We come across some wild scientific reports in looking for stories to bring to you in this column, and this is one of them. This one belongs in the “Believe it or Not” file. A new report says researchers are developing explosive-sniffing cyborg locusts.

In today’s world with terrorism all over the globe, we need innovative tools to detect explosive devices before they can injure people. With this new work, maybe the locusts are on our side — it sounds sort of biblical, doesn’t it?

We have many types of explosives. They all can cause damage, but they’re chemically different. Among these are ammonium nitrate, a component of fertilizer and the source of the Oklahoma City bombing and the unfortunate accident in Beirut; trinitrotoluene, (TNT); 2,4-dinitrotoluene (DNT); pentaerythritol tetranitrate (PETN), a plastic explosive; and cyclotrimethylenetrinitramine (RDX) or Royal Demolition explosive.

With so many types of high-energy explosives, we must discriminate among them so we know what to do to disarm them. It turns out the locust’s brain and sense of smell are capable of distinguishing the different explosive chemicals.

The scientists developed a way to see what the locusts were smelling by measuring their brainwaves. The scientists built a biorobotic sensing method that could detect and measure the activity of the locust’s brain cells in response to what it was smelling. They knew that specific brain cells would become active in response to different chemicals.

The scientists implanted electrodes in the locusts’ brains in a way that did not interfere with the locusts’ movement. By recording the brain activity when the locusts smelled different things, they could establish a pattern of activity that would become a “biosignature” for the different explosives.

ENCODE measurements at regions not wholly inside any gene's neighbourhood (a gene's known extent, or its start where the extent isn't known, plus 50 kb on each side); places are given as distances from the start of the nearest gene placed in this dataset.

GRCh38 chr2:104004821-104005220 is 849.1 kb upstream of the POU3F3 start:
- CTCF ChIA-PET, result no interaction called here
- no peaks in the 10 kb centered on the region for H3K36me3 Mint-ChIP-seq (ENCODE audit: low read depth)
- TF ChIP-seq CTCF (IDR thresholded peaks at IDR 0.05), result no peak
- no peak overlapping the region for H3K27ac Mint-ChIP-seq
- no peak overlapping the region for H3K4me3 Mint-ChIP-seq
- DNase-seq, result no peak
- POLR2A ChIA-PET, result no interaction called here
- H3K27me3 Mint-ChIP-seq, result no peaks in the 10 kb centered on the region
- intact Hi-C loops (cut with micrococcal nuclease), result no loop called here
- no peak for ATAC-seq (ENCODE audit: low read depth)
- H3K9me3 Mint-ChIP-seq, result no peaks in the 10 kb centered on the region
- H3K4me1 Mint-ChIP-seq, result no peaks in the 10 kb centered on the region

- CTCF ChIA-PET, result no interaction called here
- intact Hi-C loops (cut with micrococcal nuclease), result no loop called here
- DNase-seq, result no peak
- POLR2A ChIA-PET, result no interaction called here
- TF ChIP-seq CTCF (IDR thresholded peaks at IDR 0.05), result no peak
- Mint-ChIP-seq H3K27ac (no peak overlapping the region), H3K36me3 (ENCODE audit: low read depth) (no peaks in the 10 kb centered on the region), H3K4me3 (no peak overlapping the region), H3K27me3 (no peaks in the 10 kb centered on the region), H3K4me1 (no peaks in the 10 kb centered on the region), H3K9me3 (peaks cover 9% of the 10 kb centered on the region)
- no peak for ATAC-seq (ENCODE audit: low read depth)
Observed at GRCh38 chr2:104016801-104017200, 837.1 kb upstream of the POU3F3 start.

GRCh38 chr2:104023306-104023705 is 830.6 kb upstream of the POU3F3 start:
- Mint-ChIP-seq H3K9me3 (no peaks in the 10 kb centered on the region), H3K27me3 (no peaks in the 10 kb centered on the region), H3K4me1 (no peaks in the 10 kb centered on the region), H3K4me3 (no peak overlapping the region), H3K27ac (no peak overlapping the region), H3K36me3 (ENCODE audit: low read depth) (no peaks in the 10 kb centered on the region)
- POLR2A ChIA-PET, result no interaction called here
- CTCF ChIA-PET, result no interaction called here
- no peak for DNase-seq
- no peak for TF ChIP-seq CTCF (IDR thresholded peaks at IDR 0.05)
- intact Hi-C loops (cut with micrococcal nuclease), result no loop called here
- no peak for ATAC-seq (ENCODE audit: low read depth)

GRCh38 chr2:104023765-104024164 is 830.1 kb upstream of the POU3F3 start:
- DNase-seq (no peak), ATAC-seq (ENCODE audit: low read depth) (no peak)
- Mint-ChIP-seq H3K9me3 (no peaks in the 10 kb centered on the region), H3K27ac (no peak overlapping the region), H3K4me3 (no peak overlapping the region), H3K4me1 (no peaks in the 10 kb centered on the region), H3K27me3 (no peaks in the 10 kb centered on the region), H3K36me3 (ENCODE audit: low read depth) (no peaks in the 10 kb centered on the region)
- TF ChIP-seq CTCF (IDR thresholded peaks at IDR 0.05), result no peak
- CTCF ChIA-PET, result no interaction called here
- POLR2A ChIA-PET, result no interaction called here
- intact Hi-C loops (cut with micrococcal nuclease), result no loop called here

The activity of these different brain cells allows researchers to gauge what and how much the locusts are smelling. The technology also allowed them to detect changes in explosive vapor concentration — as you get closer to the source, the “smell” gets stronger.

This method of measuring allowed detection of the chemicals in a head-turning 500 milliseconds. That’s incredible and could certainly be an efficient way to detect these dangerous weapons.

How might we use these biological terrorism sniffers in a practical way?

A good way to use these hybrid insects with brain-implanted electrodes would be to release them in dangerous or suspect areas to search for explosives in the environment. They would be difficult to detect, disposable and relatively inexpensive, especially considering what damage they would prevent. The phrase “the locusts are coming” would take on a new and positive meaning.

This still seems like something from a futuristic graphic novel, don’t you think? What will be next — will we find useful ways to work with other insects? Humans have a history of putting animals to work to make our lives easier. What if we developed mechanical versions of insects and fish to spy on our enemies? Sound outrageous, but wait, those have already been developed.

Medical Discovery News is hosted by professors Norbert Herzog at Quinnipiac University, and David Niesel of the University of Texas Medical Branch. Learn more at www.medicaldiscoverynews.com.

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